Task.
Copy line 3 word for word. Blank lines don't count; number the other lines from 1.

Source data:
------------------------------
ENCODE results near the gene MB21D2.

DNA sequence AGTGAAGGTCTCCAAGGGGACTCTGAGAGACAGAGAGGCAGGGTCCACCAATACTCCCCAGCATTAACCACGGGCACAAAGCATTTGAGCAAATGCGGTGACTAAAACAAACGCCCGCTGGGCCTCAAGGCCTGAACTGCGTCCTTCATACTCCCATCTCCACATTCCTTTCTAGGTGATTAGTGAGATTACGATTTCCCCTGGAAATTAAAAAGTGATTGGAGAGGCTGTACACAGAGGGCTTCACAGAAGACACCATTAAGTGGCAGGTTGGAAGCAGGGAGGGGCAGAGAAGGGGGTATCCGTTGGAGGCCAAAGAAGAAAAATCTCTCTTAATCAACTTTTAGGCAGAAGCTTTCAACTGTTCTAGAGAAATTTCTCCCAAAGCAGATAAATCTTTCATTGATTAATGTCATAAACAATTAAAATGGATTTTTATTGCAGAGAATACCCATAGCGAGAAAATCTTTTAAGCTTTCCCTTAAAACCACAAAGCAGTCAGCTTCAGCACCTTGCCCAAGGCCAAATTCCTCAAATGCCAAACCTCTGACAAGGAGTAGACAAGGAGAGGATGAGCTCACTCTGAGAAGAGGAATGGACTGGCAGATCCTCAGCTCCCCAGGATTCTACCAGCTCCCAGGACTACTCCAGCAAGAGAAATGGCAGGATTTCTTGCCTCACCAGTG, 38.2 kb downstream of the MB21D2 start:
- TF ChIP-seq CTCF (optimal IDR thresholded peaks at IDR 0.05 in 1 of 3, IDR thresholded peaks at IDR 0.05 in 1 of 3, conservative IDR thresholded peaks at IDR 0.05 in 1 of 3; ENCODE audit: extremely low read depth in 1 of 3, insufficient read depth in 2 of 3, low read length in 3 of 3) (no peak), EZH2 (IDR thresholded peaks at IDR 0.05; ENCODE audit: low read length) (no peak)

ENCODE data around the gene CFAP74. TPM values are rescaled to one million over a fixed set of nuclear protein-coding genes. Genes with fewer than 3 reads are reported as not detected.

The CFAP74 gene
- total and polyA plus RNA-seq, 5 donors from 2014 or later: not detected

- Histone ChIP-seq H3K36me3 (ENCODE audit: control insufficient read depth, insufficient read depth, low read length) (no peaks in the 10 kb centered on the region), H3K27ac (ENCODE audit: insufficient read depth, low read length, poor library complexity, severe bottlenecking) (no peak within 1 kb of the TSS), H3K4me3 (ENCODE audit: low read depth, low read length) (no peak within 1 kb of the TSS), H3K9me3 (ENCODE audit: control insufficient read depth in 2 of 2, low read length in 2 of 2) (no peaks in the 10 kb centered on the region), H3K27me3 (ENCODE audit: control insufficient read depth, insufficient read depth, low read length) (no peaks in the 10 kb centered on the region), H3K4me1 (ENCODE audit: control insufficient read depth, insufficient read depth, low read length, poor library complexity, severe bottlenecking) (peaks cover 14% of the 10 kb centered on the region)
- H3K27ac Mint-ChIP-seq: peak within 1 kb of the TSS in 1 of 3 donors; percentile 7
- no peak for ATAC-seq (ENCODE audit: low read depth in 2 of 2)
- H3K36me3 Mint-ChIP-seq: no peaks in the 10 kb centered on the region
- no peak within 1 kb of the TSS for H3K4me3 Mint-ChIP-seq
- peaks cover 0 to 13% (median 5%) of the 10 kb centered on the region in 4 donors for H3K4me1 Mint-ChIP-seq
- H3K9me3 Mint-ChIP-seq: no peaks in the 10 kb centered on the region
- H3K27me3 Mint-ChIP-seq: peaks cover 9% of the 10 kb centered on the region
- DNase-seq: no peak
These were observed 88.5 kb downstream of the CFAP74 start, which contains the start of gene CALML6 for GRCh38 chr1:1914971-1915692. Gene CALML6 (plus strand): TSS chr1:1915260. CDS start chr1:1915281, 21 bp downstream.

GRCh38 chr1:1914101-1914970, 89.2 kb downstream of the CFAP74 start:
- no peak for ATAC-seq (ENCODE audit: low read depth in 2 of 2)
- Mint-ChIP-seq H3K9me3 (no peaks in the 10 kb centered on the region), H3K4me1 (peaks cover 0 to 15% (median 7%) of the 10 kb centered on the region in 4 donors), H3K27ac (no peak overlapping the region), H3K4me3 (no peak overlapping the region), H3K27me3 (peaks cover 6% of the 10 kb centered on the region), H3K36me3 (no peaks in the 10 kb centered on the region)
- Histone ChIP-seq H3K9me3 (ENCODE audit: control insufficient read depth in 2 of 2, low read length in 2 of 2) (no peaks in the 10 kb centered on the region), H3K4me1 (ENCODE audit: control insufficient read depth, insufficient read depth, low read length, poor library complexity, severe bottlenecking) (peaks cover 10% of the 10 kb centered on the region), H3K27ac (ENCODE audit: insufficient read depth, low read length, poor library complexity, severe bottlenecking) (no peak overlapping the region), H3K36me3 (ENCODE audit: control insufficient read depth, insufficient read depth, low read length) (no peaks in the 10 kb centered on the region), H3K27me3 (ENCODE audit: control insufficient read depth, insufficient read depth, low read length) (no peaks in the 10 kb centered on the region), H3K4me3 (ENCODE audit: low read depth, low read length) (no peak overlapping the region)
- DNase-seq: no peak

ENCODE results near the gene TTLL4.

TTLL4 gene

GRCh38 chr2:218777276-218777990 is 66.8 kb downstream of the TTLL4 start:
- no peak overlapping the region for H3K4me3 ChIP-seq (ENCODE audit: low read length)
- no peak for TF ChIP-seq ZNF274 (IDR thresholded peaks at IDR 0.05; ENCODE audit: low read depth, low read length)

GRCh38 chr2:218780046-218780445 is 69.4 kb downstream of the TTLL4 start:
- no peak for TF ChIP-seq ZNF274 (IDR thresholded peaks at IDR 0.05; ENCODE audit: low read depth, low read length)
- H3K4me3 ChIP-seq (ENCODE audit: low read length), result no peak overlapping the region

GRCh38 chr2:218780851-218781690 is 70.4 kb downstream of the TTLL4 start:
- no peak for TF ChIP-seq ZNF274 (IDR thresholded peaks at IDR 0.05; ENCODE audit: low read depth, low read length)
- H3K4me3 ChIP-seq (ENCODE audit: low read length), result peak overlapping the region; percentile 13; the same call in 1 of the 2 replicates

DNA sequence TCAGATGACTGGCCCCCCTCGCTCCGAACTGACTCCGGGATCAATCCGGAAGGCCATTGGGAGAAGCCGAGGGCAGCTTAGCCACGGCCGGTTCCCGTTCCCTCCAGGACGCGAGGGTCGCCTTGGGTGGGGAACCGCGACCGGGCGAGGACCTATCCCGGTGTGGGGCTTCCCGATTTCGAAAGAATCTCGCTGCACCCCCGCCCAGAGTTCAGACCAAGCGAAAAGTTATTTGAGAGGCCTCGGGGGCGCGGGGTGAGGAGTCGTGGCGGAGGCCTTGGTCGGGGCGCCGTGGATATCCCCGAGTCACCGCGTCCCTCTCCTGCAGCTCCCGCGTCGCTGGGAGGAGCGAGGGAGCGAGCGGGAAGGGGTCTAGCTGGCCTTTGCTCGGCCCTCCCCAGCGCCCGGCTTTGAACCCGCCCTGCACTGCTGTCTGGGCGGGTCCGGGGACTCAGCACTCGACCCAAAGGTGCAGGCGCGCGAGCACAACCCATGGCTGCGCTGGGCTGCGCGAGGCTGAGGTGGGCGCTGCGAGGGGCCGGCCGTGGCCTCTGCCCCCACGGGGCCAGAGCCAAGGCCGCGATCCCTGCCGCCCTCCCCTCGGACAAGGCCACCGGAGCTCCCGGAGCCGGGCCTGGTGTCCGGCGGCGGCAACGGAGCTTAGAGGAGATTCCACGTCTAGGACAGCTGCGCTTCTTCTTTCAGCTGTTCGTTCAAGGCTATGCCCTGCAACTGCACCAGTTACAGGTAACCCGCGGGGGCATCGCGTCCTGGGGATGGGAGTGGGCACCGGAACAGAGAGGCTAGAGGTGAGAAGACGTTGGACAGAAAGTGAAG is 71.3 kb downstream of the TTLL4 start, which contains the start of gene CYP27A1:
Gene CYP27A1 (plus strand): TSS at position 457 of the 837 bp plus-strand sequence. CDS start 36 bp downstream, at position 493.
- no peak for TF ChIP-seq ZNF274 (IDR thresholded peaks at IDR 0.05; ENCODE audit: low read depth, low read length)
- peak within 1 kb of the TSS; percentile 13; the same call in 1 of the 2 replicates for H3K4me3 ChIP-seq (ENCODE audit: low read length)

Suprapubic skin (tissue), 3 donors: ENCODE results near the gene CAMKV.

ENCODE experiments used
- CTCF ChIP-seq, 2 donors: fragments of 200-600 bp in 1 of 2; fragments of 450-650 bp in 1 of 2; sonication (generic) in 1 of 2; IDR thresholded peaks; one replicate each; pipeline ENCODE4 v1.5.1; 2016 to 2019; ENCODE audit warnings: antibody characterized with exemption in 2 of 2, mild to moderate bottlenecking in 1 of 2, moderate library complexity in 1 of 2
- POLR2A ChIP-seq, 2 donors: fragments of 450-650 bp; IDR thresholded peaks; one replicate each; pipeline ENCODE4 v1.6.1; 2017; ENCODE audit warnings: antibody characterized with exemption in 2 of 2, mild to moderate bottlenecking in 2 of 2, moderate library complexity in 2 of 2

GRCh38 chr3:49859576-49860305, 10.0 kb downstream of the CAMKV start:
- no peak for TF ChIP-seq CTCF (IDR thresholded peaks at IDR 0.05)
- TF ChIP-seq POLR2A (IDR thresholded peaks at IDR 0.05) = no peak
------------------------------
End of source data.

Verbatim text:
- TF ChIP-seq CTCF (optimal IDR thresholded peaks at IDR 0.05 in 1 of 3, IDR thresholded peaks at IDR 0.05 in 1 of 3, conservative IDR thresholded peaks at IDR 0.05 in 1 of 3; ENCODE audit: extremely low read depth in 1 of 3, insufficient read depth in 2 of 3, low read length in 3 of 3) (no peak), EZH2 (IDR thresholded peaks at IDR 0.05; ENCODE audit: low read length) (no peak)